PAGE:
Time to de-politicize public education

Is there a more political state in America than Texas? We elect everyone. We entrust all kinds of public policy decisions to politicians.

It’s not that politicians are inherently bad people. Some of my better friends are politicians.

But is it truly the right thing to have politicians deciding public education policy? I’ve long had this problem with asking politicians to perform the critical task of setting public education curriculum used to educate our children. Many of these individuals have zero experience as teachers or educational administrators. They all have opinions on what they believe is best for our kids and in recent years in Texas they’ve been fighting furiously among themselves over their philosophical differences.

The Texas State Board of Education comprises 15 individuals representing distinct districts around the state. District 15 includes a huge chunk of West Texas, including the Panhandle. The race this year is between Republican Marty Rowley of Amarillo and Democrat Steve Schafersman of Midland. And the contest is boiling down apparently to the men’s differences over whether to teach “intelligent design” in the classroom alongside the theory of evolution.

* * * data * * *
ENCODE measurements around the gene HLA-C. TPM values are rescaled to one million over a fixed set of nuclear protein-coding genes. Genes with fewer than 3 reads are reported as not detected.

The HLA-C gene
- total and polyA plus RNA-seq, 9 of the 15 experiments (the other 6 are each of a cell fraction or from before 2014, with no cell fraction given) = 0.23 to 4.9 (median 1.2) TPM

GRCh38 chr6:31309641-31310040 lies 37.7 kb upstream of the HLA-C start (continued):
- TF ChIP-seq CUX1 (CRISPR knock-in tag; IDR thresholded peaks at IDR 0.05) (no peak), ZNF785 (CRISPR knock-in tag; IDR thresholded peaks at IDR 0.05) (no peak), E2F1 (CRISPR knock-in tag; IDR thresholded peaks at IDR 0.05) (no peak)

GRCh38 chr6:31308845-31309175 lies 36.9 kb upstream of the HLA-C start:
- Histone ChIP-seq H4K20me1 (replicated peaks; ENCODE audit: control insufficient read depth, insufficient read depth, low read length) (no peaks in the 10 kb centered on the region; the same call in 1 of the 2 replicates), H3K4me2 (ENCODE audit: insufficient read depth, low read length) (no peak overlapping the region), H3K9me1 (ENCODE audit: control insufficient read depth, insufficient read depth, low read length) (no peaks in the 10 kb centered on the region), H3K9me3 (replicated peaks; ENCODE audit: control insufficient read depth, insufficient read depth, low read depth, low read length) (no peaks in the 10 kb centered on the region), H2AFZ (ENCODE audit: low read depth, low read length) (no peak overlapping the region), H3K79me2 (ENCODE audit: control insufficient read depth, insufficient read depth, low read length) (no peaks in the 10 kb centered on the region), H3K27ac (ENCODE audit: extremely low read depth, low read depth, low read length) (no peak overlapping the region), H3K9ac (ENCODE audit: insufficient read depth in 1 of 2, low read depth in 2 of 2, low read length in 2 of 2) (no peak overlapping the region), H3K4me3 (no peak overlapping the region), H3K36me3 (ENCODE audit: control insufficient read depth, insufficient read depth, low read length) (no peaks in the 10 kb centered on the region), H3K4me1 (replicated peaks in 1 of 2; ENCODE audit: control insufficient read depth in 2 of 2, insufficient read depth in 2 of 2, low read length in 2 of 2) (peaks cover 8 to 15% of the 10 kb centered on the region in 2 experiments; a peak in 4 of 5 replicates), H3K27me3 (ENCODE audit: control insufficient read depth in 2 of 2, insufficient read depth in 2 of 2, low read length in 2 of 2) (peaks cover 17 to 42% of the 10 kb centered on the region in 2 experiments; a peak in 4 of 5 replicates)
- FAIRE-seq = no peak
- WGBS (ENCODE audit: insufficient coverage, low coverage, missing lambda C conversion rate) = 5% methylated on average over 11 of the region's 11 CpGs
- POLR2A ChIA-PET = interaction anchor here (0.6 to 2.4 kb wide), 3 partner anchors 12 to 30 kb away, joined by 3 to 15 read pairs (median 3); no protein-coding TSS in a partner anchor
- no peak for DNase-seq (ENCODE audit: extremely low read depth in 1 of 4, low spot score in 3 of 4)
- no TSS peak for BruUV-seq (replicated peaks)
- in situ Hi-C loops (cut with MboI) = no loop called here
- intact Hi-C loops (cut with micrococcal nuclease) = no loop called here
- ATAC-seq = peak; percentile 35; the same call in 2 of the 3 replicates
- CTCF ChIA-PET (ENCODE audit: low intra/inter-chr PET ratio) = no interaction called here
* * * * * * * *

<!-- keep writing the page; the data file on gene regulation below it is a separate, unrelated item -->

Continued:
Here is where the politicization of the SBOE at times has gotten out of hand.

My concern about the SBOE is that it’s going to continue down that rocky path of argument and division among its members who, along the way, are going to lose sight of their fundamental mission, which is to educate children. Sure, these pols all say they put the kids first. But they demonstrate instead a desire to protect their own reputations. Which is why the sideshow politicization of the SBOE has at times overshadowed the panel’s critical function.

In the 1980s Texas experimented with an appointed SBOE, but then returned to the elected body. I always thought the appointed panel – which was a gubernatorial function – would have worked just fine if given enough time.

But instead we’re handing this SBOE job to politicians who see it as their duty to fight like the dickens among themselves. Other collective political bodies do that very thing as well. And the performances in recent years of the Texas Legislature and the U.S. Congress demonstrate the folly at times of putting a bunch of politicians together in the same room.

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